Caring for a Three Legged Dog or Cat
Tripawds is the place to learn how to care for a three legged dog or cat, with answers about dog leg amputation, and cat amputation recovery from many years of member experiences.
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25 April 2007
When our pet is diagnosed with cancer, we are often shocked because they seemed so normal. But as this article by Dr. Dressler of The Dog Cancer Survival Guide shares, dog cancer symptoms don’t appear from out of nowhere.
Search for the warning signs of dog cancer, and you’ll find plenty of listicles that include items like the following:
a new lump that is hard
loss of appetite
yellowing of the skin or eyes
But those are not signs of cancer. They are signs of dog cancer decompensation.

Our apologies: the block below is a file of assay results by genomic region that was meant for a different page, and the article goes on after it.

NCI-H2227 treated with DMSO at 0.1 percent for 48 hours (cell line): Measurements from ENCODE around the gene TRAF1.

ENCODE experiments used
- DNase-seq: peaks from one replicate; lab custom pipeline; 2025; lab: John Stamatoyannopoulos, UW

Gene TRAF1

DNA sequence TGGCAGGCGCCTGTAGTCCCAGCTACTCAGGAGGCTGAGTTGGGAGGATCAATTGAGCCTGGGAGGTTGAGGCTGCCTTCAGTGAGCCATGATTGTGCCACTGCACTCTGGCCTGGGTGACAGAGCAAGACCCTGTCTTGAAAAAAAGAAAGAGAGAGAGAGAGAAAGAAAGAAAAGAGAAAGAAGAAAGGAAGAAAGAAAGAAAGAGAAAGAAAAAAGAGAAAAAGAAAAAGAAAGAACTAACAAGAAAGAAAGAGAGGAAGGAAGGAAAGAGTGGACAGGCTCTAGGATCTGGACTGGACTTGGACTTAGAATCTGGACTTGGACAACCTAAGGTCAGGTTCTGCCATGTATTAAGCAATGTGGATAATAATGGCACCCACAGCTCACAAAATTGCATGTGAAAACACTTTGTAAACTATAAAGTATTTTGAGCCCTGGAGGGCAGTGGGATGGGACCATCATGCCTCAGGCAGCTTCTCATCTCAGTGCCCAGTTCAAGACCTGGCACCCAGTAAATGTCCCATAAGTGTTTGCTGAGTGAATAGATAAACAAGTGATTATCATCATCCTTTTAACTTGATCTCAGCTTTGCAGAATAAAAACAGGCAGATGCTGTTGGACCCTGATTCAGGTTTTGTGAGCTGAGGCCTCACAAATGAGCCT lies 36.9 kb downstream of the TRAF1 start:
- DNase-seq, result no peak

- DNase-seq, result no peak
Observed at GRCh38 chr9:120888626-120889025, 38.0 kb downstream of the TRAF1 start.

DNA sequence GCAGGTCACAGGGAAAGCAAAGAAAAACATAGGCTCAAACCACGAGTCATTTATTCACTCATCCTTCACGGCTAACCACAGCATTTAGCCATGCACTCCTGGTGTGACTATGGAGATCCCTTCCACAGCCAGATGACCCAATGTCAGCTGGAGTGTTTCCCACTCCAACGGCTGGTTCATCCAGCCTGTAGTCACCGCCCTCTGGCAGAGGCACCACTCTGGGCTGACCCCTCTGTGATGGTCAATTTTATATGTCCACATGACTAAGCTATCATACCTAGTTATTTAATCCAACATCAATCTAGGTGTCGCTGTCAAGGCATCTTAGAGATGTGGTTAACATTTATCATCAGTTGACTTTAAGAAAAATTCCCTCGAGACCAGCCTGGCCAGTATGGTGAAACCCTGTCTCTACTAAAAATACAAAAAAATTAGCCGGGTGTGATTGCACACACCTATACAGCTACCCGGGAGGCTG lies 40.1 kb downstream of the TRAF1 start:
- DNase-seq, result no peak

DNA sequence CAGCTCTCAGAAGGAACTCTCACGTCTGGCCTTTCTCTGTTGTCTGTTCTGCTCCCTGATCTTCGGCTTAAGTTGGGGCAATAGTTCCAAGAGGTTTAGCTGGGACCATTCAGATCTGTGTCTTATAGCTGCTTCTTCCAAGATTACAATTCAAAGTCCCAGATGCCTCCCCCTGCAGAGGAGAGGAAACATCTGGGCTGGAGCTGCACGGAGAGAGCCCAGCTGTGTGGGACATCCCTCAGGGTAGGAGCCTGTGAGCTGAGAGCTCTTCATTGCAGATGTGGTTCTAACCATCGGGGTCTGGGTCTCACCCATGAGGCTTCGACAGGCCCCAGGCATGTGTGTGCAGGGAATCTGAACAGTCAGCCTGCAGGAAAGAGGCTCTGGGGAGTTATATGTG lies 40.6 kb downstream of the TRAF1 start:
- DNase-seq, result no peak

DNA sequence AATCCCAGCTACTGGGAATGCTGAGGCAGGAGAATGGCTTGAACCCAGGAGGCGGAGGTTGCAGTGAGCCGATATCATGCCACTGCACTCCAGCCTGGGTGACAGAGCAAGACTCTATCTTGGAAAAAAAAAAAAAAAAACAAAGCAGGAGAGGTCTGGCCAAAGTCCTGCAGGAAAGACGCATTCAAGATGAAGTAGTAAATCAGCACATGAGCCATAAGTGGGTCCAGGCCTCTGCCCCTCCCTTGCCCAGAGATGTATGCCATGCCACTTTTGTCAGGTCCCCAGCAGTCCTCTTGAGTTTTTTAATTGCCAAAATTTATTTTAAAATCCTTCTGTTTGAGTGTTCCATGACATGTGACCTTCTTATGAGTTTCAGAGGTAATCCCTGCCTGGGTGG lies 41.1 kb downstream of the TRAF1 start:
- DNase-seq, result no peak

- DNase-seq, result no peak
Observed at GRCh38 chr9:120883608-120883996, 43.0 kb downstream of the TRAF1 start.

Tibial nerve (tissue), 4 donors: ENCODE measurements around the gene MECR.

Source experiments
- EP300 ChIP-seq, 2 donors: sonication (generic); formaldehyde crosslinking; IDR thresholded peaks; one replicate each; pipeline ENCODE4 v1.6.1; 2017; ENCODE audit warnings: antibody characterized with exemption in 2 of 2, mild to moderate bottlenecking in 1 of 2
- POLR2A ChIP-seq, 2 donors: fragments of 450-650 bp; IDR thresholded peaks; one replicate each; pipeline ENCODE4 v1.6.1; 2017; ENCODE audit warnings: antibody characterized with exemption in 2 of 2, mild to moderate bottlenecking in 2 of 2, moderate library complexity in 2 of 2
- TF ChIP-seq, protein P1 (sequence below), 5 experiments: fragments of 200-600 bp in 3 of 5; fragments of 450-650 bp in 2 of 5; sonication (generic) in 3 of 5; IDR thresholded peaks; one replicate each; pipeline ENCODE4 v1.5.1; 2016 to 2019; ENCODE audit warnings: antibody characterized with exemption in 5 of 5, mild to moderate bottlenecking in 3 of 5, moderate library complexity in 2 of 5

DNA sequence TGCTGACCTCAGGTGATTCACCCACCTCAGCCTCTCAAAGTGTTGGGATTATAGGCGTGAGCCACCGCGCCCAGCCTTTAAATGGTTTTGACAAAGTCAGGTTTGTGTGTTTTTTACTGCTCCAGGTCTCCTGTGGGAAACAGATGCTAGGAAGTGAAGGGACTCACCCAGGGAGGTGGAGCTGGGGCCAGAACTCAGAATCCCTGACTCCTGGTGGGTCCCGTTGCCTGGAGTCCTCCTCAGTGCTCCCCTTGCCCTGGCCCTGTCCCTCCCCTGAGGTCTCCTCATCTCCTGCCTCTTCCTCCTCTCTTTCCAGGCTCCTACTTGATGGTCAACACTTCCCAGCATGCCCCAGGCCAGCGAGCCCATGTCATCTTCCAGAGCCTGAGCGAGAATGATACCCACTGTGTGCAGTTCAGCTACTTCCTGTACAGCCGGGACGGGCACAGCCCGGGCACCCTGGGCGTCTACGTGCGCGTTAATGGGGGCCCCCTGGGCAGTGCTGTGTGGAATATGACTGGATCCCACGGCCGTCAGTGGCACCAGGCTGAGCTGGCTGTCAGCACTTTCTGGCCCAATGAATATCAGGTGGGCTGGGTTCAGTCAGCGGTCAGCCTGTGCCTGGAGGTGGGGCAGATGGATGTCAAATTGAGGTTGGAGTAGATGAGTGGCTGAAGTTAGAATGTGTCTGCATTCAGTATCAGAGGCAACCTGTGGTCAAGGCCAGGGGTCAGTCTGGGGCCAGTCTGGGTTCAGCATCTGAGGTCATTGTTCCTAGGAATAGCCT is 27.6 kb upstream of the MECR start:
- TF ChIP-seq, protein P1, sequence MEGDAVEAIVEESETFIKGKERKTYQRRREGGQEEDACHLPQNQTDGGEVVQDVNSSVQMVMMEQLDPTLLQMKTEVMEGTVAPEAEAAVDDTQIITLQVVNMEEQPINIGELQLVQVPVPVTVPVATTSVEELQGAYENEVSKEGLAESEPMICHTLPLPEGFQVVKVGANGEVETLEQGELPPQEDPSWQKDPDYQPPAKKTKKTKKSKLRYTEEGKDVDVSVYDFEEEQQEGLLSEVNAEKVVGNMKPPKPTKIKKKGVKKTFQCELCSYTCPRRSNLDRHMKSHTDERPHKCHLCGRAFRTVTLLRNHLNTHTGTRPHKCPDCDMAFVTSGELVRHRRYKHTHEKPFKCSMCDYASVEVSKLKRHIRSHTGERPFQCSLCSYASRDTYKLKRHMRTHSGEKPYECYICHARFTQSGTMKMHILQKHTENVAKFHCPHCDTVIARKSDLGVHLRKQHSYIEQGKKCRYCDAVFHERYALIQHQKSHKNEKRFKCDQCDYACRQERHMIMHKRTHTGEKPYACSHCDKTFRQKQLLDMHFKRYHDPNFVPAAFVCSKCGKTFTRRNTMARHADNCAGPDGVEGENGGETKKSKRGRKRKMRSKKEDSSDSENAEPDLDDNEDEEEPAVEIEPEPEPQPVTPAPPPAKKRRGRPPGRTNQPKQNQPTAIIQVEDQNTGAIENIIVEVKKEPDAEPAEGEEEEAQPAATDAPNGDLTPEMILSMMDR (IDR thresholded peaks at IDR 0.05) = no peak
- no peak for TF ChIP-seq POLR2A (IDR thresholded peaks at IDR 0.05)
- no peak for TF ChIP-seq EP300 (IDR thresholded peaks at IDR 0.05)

Your dog has had cancer for a lot longer than you realize. The signs listed above are actually signs that your dog’s body has stopped being able to compensate for cancer, and her body’s normal functions are breaking down. READ MORE
What I love about this article is that the same concept of decompensation can also be applied to our Tripawd’s ability to get along on three legs. For example, one day your Tripawd is getting around great, the next your pet is lame and cannot get up.
The reality is that many things may have led to the final breakdown of your Tripawd’s body, from the kind of activities your Tripawd does to their weight to … it goes on and on, but it’s one reason why scheduling regular check-ins with your animal rehabilitation / physio therapist is so important.
An expert physio therapist can see the changes in our Tripawds better than we can, and help us prevent a total breakdown by educating us about our pet’s needs, which are constantly changing as they age. And remember, the Tripawds Foundation may even pay for your first rehab visit so there’s really no reason not to get started right?